Pierre Gasly, Red Bull, Silverstone test, 2016

Ecclestone and Todt on collision course over Halo

F1 Fanatic Round-up

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In the round-up: FIA president Jean Todt and FOM chief Bernie Ecclestone are expected to clash over the merits of the Halo driver protection enhancement in a meeting today to decide on its use in 2017.

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Whatever the reason for James Allison’s departure from Ferrari, his loss is a blow for the team:

As a Ferrari fan, i wish Allison and his children all the best and i hope that he will return even stronger after the tragedy he suffered. He showed many times that he’s a great man, not everyone will sacrifice that luxurious job even for his family.

This is a big blow for Ferrari not only from a sporting point of view, but also from a personal point of view. Allison himself is a Ferrari fan, he was part in the dream team in the early 2000’s and he accepted the mission of bringing back Ferrari to the front despite the more comfortable opportunities in the UK-based teams (McLaren, Williams, Mercedes, Red Bull).

I remember he brought me into tears after the 2015 Malaysian Grand Prix.
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On this day in F1

Gerhard Berger was denied victory in the German Grand Prix 20 years ago today when his Renault engine failed spectacularly. Renault-powered cars nonetheless swept the podium: Damon Hill’s Williams leading Jean Alesi’s Benetton and Jacques Villeneuve in the other Williams.

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  • 45 comments on “Ecclestone and Todt on collision course over Halo”

    1. I am with Bernie on this halo nonsense.Enforce that drivers obey when they need to slow down and that is it. F1 is safest racing series as it is now so no need for stupid addon like that halo thing.

    2. Bernie is immune to everything. Even if they don’t introduce the Halo, and someone gets injured (or worse), he’ll still be running the business. And if the Halo does happen, he’s going to have EVERYONE on his side to criticize the thing because it will (and this is a fact) be absolutely hideous to look at, regardless of its significance in terms of safety.

      It’ll be like the V6 hybrids lack of sound from 2 years ago.

      Also, about Max’s driving. I think it’s fitting that Vettel is backing Max’s style. Vettel was called a crashkid back then, remember? Verstappen is still young and he’s proven a fantastic wheel to wheel warrior. Maybe on the limit of the rules, but his overtaking and defending so far, considering how few races he’s done in a racing car, has been great.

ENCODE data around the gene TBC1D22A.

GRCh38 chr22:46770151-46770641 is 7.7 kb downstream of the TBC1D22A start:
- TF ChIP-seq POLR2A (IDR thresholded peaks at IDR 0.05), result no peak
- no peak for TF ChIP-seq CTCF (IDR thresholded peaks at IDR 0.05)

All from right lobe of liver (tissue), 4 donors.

1. Yes, Max is an exciting driver. He, Sainz, Vandorne and to an extent Werhlein make me believe the future is bright in terms of talent and racing entertainment for fans.
        The problem with penalties is that it may have a negative effect on the young man’s exciting approach to racing. The penalised drivers may cower and retreat. But that not withstanding, we have seen stewards hand out hefty and quite serious punishments to F1 rookies in the past as they aim to guide and help shape the young man’s approach to racing. And they have been successful at it. Most of our current stars suffered hefty punishments in their early days.
        With Vesterppen and the current set, I think the stewards are doing a good job. It’s not up to us to tell them how to deal with these youths as they have a somewhat good record in this field.

      2. @fer-no65 – re: Halo “it will (and this is a fact) be absolutely hideous to look at”, I must be one of the few who don’t think it looks bad at all.

        And “It’ll be like the V6 hybrids’ lack of sound from 2 years ago,” I agree totally – which is to say, the controversy was overstated, the changes irrelevant to most and beneficial to many.

        1. Kevin Queally
          28th July 2016, 11:53

          I disagree on the V6 hybrids after two years ‘we have gotten used to it’. I think F1 is still suffering from the absence of proper loud F1 cars. I think the V6 sound is really good its just not loud enough, and F1 lacks atmosphere as a result. I will forever remember queuing in traffic in silverstone village for friday practice after it had started in the V10 era (and getting goosebumps at the sound echoing in the distance) and compare that to the in the same place post 2014. Its just not the same.

    3. I have another issue with the halo, besides just getting out of an upside-down car. It the car physically flips and travels on the roll hoop, could the halo dig into grass or gravel (even though there’s not much left, it does still exist) and either rip right out (and possibly take some of the car structure with it)? Or could it rip up the ground and sent a lot of that into the driver’s head? Currently if a car is upside down the driver’s head is below the line between the roll hoop and the front of the cockpit (see http://www.formula1-dictionary.net/Images/rool_hoops_f1_measurement.jpg ). The halo would be above this.